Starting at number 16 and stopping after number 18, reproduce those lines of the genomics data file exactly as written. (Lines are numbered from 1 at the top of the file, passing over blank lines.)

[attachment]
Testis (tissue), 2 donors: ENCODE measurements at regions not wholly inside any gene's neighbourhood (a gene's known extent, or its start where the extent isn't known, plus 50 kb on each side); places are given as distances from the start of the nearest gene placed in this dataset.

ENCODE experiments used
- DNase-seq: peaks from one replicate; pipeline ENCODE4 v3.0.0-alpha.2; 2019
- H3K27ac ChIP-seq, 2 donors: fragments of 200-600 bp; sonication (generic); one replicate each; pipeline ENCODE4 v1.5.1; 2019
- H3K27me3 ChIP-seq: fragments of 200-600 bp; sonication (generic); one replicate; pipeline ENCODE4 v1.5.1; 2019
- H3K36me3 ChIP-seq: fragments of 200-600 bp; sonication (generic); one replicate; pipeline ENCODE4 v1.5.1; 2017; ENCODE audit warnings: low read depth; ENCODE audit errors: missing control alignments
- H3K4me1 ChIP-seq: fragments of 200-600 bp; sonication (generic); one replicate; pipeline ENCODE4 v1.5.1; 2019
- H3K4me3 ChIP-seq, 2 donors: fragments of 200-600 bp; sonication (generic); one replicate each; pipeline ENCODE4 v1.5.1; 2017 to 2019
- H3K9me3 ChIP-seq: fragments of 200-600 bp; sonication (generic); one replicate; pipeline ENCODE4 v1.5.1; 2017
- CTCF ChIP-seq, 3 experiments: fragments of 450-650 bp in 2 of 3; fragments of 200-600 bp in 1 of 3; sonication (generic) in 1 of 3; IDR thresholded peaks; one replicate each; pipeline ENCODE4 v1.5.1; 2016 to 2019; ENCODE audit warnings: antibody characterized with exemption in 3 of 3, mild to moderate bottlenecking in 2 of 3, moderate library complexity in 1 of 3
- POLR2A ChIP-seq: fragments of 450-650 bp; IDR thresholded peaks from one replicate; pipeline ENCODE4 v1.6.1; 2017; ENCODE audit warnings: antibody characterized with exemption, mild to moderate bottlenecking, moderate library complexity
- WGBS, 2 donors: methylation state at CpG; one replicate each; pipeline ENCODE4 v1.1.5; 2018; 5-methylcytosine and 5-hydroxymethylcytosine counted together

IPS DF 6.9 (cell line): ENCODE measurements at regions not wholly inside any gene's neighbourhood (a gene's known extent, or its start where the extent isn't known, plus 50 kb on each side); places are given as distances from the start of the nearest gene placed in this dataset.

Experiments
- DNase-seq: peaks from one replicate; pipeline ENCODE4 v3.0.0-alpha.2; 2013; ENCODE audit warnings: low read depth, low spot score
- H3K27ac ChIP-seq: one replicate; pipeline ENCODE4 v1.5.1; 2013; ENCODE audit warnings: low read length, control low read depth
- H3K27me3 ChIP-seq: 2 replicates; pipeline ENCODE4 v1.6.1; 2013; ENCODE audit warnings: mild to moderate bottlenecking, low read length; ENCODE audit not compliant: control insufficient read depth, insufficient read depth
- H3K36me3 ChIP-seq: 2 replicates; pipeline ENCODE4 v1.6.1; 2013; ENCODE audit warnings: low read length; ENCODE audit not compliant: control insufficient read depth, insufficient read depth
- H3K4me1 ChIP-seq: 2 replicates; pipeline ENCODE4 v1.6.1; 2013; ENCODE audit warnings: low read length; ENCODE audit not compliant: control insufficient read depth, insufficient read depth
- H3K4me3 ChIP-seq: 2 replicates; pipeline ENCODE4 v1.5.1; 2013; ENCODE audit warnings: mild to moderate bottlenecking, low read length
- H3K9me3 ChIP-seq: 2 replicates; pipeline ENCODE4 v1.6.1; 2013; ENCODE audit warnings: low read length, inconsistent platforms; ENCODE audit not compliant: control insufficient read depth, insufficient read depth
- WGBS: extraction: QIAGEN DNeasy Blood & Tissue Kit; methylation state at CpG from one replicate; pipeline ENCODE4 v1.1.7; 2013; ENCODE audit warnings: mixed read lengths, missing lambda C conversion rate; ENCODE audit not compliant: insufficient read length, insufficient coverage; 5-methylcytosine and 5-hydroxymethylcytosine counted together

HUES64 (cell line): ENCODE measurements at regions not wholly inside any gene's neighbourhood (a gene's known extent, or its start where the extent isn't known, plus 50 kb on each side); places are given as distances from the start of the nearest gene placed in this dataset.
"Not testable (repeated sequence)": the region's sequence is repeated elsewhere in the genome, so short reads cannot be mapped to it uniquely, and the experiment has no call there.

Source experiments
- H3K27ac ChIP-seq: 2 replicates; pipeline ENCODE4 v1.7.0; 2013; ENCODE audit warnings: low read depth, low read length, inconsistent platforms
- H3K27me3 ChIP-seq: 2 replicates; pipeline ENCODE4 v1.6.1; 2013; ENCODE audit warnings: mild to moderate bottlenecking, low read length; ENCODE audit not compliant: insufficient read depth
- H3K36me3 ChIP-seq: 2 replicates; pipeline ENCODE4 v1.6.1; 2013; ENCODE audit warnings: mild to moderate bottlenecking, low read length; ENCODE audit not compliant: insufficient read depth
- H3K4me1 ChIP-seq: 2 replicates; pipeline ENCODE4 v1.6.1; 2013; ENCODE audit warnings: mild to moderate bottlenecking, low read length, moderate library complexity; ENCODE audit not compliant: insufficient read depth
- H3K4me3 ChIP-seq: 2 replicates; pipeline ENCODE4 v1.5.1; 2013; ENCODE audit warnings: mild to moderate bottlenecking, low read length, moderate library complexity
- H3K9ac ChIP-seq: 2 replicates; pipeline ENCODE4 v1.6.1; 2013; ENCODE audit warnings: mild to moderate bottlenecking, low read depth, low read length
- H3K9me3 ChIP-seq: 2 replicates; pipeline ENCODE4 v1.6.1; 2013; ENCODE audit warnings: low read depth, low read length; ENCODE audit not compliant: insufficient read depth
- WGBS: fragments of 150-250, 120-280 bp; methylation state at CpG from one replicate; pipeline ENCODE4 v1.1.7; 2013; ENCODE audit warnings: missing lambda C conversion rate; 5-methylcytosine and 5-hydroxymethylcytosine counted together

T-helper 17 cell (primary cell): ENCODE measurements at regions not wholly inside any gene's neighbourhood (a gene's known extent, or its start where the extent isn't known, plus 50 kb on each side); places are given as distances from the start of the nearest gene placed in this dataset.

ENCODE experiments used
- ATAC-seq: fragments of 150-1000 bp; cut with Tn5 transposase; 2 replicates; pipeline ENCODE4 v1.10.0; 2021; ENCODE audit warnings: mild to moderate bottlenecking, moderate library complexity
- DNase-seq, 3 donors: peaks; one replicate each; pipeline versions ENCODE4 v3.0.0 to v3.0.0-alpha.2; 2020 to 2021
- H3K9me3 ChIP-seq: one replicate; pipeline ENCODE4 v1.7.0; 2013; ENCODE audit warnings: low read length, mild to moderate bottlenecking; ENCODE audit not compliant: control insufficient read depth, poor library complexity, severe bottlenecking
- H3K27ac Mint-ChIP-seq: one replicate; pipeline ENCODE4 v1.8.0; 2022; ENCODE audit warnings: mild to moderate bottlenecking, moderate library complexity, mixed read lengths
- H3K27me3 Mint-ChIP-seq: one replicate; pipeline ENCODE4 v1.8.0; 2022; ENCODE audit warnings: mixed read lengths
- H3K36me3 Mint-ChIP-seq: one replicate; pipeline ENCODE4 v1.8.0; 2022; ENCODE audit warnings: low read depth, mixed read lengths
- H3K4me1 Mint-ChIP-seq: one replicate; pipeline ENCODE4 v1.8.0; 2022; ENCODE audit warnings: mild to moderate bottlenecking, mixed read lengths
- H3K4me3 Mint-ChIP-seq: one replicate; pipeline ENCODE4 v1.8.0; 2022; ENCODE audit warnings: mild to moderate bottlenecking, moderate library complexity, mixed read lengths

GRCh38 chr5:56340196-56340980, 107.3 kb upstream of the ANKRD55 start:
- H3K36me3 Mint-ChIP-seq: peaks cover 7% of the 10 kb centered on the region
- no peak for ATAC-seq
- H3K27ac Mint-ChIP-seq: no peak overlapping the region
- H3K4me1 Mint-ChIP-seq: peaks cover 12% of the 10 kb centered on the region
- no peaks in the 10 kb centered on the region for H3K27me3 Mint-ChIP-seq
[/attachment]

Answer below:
- H3K27ac ChIP-seq: one replicate; pipeline ENCODE4 v1.5.1; 2013; ENCODE audit warnings: low read length, control low read depth
- H3K27me3 ChIP-seq: 2 replicates; pipeline ENCODE4 v1.6.1; 2013; ENCODE audit warnings: mild to moderate bottlenecking, low read length; ENCODE audit not compliant: control insufficient read depth, insufficient read depth
- H3K36me3 ChIP-seq: 2 replicates; pipeline ENCODE4 v1.6.1; 2013; ENCODE audit warnings: low read length; ENCODE audit not compliant: control insufficient read depth, insufficient read depth